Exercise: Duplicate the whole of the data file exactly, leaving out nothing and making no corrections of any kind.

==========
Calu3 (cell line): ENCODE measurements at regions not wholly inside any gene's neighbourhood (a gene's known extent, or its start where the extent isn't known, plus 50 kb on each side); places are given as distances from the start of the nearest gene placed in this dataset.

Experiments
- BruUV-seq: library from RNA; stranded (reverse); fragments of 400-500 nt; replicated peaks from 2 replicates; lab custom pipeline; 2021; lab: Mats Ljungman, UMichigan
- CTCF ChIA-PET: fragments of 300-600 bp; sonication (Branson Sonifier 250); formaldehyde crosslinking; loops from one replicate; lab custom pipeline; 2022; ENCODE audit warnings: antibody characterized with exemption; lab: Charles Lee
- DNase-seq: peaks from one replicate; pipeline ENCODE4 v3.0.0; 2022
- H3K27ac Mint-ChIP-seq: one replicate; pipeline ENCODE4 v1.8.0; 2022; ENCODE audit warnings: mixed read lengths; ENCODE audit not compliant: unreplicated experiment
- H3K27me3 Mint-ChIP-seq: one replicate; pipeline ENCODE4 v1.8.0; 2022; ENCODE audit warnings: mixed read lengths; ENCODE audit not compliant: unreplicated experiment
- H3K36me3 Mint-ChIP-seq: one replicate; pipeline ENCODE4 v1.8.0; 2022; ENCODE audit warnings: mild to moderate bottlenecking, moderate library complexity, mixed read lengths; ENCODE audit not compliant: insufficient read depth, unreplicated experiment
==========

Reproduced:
Calu3 (cell line): ENCODE measurements at regions not wholly inside any gene's neighbourhood (a gene's known extent, or its start where the extent isn't known, plus 50 kb on each side); places are given as distances from the start of the nearest gene placed in this dataset.

Experiments
- BruUV-seq: library from RNA; stranded (reverse); fragments of 400-500 nt; replicated peaks from 2 replicates; lab custom pipeline; 2021; lab: Mats Ljungman, UMichigan
- CTCF ChIA-PET: fragments of 300-600 bp; sonication (Branson Sonifier 250); formaldehyde crosslinking; loops from one replicate; lab custom pipeline; 2022; ENCODE audit warnings: antibody characterized with exemption; lab: Charles Lee
- DNase-seq: peaks from one replicate; pipeline ENCODE4 v3.0.0; 2022
- H3K27ac Mint-ChIP-seq: one replicate; pipeline ENCODE4 v1.8.0; 2022; ENCODE audit warnings: mixed read lengths; ENCODE audit not compliant: unreplicated experiment
- H3K27me3 Mint-ChIP-seq: one replicate; pipeline ENCODE4 v1.8.0; 2022; ENCODE audit warnings: mixed read lengths; ENCODE audit not compliant: unreplicated experiment
- H3K36me3 Mint-ChIP-seq: one replicate; pipeline ENCODE4 v1.8.0; 2022; ENCODE audit warnings: mild to moderate bottlenecking, moderate library complexity, mixed read lengths; ENCODE audit not compliant: insufficient read depth, unreplicated experiment